4. She would now not have a quiet night.
  5. I have a wild imagination, but could never ever make something like this up.


Act Two:

Do a once over of the infant.

Get a comprehensive medical history.

Procure a complete set of vitals.


Vitals were thankfully normal:

Pulse: 150

Sats: 97%

Respirations: 26

Blood Pressure: No chance on an arm that small


Act Three:

Baby is transported to hospital and makes complete recovery. No charges filed against the new mother. RELAX is pleased to learn that their product does indeed work, but adds a caution to the label:

“Not for use on Restless Newborns”

Always wanted to know how those absurd warnings get onto product labels?

Now you know!




Not all Mothers always know best – but mine certainly does. Happy 27th Birthday Mum!

Shooting at the Western Wall

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There is a simple, absolute rule that I have created for myself.

“Shmeel: Always take all your equipment.”


So that when you find yourself in the right place at the right time, you also have the right tools.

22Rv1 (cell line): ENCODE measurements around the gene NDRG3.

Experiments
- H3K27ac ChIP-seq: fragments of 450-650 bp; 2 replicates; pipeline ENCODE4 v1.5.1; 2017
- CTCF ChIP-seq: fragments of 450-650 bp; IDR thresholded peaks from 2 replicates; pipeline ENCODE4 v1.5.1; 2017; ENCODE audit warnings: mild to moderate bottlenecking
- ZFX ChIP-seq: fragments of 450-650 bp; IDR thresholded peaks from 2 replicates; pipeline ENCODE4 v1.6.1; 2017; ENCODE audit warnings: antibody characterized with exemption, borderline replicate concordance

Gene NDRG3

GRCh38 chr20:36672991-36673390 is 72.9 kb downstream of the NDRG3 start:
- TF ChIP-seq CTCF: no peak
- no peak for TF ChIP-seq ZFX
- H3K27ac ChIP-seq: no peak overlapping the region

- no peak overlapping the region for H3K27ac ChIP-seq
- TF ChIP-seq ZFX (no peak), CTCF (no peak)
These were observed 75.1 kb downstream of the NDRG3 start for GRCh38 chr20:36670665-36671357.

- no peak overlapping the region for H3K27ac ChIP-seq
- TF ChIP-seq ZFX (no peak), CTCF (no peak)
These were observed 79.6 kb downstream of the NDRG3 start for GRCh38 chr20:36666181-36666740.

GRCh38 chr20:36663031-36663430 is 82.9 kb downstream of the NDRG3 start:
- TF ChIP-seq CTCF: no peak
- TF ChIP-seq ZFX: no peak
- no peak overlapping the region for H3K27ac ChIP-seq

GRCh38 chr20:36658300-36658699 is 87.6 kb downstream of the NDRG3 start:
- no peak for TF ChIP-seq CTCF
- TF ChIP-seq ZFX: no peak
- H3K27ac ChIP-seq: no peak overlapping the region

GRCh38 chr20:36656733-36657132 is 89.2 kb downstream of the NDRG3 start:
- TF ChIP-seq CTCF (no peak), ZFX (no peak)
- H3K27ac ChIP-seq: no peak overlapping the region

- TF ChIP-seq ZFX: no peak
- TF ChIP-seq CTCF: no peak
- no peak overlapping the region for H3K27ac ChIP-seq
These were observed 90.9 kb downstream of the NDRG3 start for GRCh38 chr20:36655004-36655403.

Let me qualify this though. It doesn’t mean that I need to carry around a defibrillator at my kid’s school graduation.


Take to Graduation List






That wouldn’t go down well with my wife, or my kids, or the school, or my self-image.

What it does mean is that:

  1. Always carry your communication devices on your person, so that you can be alerted to an emergency in your vicinity. It would be a shame to be shopping in Store #1, oblivious to someone dying in Store #2.
  2. When responding to an emergency, always take all your equipment. Don’t assume the EMT that arrived before you followed protocol, and don’t assume you won’t need that Burn cream. Because actually, you will.


But I find it hard to follow rules; even my own – which brings me to the beginning of my story.